Europe or Your DVD Player, Blue Cheer Will Rock It

I don't think I've ever posted a DVD cover as a lead image before. To be honest, I'm not quite sure how to do it.Even if Blue Cheer weren’t gods widely credited with being the first true stoner rock band, their new DVD, Rocks Europe (Rainman Records) would still be worth checking out just for frontman/bassist Dickie Peterson‘s commentary and bonus interview segment. Between the two, he spills his guts about the trio’s long, long history — they formed in 1966! — and what it was like being the loudest band in the San Francisco hippie scene, his lack of a tone knob, the blues, his motivations, songs that take 20 years to write, how he wants to die on stage, etc. It’s a 90-minute show and the commentary runs through the whole thing. He’s got a lot of time to fill.

The concert taped for the DVD took place in Bonn, Germany in April 2008, so it’s not so much all of Europe being rocked as just one city in it, but as someone who saw them on the American leg of this tour supporting their first album in 16 years, What Doesn’t Kill You, the safe bet is that the rest of the shows fell in line accordingly. The set list in Bonn crosses the decades, opening with “Babylon” from 1968’s Outsideinside, going back to their seminal release, (earlier) 1968’s Vincebus Eruptum with “Parchman Farm,” “Out of Focus,” “Summertime Blues” and “Doctor Please” spread throughout with What Doesn’t Kill You cuts “I’m Gonna Get to You,” (the High Times Award-winning) “Rollin’ Dem Bones,” “Just a Little Bit” and “Maladjusted Child” before returning to Outsideinside to close the night with their famous cover of Booker T. Jones‘ “The Hunter.” Sure, there are seven other studio records untouched, but Blue Cheer hasn’t lasted 43 years by indulging themselves in the deep cuts. They know what fans want and they know how to deliver. Loudly.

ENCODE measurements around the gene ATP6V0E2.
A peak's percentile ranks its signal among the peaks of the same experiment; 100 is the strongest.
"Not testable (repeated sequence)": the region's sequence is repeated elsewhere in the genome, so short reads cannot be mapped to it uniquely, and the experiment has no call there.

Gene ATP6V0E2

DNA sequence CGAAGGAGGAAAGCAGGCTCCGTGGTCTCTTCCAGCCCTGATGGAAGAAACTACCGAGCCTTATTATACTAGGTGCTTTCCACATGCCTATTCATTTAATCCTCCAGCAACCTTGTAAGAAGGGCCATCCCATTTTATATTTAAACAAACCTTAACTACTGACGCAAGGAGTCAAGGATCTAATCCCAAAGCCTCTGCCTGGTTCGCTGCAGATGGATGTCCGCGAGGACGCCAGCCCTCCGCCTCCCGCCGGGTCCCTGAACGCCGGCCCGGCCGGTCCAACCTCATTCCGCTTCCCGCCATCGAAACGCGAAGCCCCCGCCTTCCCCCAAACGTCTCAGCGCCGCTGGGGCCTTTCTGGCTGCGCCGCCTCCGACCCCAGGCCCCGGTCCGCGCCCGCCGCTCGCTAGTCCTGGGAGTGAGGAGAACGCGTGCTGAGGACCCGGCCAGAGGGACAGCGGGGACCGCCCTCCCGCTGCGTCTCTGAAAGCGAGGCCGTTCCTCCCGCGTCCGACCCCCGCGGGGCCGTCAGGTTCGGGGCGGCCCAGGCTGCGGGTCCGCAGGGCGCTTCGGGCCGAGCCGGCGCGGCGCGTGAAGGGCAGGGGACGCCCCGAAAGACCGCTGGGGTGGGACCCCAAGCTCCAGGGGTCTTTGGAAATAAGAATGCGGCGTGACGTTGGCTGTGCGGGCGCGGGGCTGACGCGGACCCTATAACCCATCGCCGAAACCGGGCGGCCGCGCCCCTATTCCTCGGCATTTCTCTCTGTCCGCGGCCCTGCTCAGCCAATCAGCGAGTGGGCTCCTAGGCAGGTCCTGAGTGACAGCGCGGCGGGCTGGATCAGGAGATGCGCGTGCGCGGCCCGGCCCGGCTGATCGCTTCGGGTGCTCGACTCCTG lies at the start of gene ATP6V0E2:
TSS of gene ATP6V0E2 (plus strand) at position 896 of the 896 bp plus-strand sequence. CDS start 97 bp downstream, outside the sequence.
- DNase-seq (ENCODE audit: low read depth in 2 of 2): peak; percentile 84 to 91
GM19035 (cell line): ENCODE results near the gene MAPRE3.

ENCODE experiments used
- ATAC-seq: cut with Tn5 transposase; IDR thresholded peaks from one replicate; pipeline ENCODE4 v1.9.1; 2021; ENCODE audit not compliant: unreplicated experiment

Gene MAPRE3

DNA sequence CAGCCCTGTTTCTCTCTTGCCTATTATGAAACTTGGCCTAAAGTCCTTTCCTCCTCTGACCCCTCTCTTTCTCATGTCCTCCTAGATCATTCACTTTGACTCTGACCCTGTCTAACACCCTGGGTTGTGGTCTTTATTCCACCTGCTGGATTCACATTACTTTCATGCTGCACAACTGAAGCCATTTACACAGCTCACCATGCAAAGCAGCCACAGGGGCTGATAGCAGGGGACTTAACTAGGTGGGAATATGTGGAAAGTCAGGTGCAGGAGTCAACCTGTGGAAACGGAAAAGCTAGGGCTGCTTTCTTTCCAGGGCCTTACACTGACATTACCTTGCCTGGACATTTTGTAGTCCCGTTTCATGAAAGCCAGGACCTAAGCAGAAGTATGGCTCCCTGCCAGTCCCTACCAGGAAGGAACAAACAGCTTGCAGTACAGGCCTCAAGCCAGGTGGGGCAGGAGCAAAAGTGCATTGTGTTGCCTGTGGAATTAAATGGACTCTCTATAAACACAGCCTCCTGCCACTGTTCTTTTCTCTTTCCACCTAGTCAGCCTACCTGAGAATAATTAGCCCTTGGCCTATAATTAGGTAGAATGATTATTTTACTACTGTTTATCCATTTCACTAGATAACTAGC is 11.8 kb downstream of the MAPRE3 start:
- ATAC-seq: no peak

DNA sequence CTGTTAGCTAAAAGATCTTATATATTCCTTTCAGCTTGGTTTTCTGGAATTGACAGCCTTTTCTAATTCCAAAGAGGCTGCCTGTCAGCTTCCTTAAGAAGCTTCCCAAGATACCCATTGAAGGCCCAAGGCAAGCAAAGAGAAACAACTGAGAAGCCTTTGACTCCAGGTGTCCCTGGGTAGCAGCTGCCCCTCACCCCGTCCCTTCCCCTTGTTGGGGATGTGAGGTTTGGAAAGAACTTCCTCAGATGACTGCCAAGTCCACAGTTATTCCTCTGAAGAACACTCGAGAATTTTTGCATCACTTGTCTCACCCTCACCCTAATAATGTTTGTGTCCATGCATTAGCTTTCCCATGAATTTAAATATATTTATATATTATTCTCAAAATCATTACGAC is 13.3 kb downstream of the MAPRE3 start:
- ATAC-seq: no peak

They're on the same team.But, just as much as his BrianJohnson-wishes-he-had-this crusty blues voice is an essential part of the band’s legacy, it’s hearing Peterson‘s stories, thoughts and opinions that really make Rocks Europe an interesting document of the band. With clever editing, the commentary takes periodic breaks to let guitarist Andrew “Duck MacDonald (still considered “the new guy” since he only joined in 1989) and drummer Paul Whaley shine, and though he rambles some — again, lots of time to fill — his unique experience as a musician proves to be the high point of the DVD. That’s not to say the show is lacking anything whatsoever in the ass kicking dept., because this is Blue Cheer we’re talking about, but a concert film without context gets old really quick, as all too many releases prove. With Rocks Europe, you get Peterson talking openly about his history of addiction while at the same time introducing “Doctor Please” by “clearing up the rumor that it’s a drug song” with a simple, “It is.” I’m sorry, but that’s just fascinating.

Famed producer and instrumental stoner rock figure Jack Endino (Nebula, High on Fire, etc.) contributes laudatory liner notes, there’s a photo slideshow set to an unreleased recording of “Alligator Boots”, the aforementioned interview separate from the commentary and a smoke-filled behind-the-scenes featurette from Dutch tv. But really, the show is the show, and if you’ve yet to experience Blue Cheer, Rocks Europe can’t even be close to approximating the volume of the stage, but the blending of documentary info and raw, powerful rock is sticky and dank enough so that it more than gives the general idea. Blue Cheer forever.

Blue Cheer on MySpace

Rainman Records

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